Notice of Request for Information (RFI); correction.
On June 2, 2016, the White House Office of Science and Technology Policy (OSTP) published a document in the Federal Register (81 FR 35398) requesting information on development of the 2017 National Plan for Civil Earth Observations. That document contained one error in an OSTP email address, and in one of the listed phone numbers. OSTP is therefore reissuing this document with the corrected information.
On behalf of the U.S. Group on Earth Observations (USGEO), a Subcommittee of the National Science and Technology Council (NSTC) Committee on Environment, Natural Resources, and Sustainability (CENRS), OSTP requests input from all interested parties regarding recommendations for the development of the 2017 National Plan for Civil Earth Observations (“National Plan”, or “Plan”). An electronic Start Printed Page 39077template with questions will be posted at https://www.usgeo.gov. Comments of up to approximately 2,000 characters per question are requested and must be received by 11:59 p.m. (Eastern Standard Time), July 15, 2016 to be considered. The public input provided in response to this Notice will inform OSTP as it works with Federal agencies and other stakeholders to develop this Plan.
Responses must be received by 11:59 p.m. (Eastern Standard Time), July 15, 2016, to be considered.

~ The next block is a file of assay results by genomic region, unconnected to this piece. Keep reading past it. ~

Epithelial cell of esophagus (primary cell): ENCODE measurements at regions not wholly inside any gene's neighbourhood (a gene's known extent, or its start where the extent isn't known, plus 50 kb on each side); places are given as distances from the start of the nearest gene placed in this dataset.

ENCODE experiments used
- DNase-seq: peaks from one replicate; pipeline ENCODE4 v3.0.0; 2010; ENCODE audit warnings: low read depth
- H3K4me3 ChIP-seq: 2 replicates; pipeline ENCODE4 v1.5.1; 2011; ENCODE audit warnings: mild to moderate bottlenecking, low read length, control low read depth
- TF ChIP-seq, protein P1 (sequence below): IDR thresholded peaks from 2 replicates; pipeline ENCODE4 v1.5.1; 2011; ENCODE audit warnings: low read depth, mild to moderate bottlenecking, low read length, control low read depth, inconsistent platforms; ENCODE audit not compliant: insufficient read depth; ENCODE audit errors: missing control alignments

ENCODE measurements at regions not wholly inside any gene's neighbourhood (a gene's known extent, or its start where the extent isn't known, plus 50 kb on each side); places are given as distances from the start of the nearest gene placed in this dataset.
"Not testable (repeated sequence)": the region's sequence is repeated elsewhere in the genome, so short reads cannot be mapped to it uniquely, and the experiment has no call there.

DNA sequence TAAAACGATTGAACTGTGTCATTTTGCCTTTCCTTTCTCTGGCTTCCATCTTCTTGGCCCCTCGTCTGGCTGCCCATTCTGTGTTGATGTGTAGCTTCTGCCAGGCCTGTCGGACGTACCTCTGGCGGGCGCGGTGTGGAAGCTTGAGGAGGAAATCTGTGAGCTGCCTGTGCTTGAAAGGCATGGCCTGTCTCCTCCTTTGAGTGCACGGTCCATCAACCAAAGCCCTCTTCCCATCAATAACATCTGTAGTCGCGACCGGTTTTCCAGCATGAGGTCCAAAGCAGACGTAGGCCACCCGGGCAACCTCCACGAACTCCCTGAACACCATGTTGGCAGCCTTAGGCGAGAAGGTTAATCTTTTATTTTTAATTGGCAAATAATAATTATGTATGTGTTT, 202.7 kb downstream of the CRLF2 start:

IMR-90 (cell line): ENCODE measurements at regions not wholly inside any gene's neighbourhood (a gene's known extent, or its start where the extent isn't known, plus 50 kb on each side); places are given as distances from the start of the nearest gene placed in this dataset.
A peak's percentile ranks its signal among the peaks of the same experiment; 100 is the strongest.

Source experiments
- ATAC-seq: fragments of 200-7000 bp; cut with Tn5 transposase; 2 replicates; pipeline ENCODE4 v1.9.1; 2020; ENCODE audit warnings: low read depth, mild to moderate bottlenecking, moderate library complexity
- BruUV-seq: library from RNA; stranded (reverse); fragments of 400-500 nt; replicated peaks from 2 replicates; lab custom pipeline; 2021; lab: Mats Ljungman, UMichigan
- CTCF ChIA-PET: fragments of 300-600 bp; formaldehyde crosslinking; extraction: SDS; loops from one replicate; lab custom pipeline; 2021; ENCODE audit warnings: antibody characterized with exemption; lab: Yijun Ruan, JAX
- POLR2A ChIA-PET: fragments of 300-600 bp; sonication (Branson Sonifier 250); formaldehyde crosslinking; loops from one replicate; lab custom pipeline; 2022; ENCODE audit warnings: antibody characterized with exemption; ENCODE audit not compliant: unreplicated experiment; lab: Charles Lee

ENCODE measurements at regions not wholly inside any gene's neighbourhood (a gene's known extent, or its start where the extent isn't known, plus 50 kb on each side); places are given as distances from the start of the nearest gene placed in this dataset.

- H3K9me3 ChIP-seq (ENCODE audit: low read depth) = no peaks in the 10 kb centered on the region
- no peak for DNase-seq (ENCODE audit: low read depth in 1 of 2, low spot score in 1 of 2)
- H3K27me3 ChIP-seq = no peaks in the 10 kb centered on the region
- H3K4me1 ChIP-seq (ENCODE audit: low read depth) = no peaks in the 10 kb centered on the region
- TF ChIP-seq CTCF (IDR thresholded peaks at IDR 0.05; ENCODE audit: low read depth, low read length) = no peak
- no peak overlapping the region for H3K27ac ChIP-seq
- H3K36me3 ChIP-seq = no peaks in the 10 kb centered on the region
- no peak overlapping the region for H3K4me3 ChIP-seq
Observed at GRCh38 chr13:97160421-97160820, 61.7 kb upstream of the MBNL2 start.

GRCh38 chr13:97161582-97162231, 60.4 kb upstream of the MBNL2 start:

You may submit comments by any of the following methods. The first method is preferred by OSTP.
Downloadable form: To aid in information collection and analysis, the Office of Science and Technology Policy (OSTP) encourages responses to be provided by filling out the downloadable form located at http://www.whitehouse.gov/administration/eop/ostp/library/shareyourinput and emailing that form, as an attachment, to firstname.lastname@example.org. Please include “National Plan for Civil Earth Observations” in the subject line of the message.
Fax: (202) 456-6071. On the cover page, please state “National Plan for Civil Earth Observations, attn: Timothy Stryker”.
Mail: Office of Science and Technology Policy, 1650 Pennsylvania Avenue NW., Washington, DC 20504. Information submitted by postal mail should be postmarked by July 15, 2016.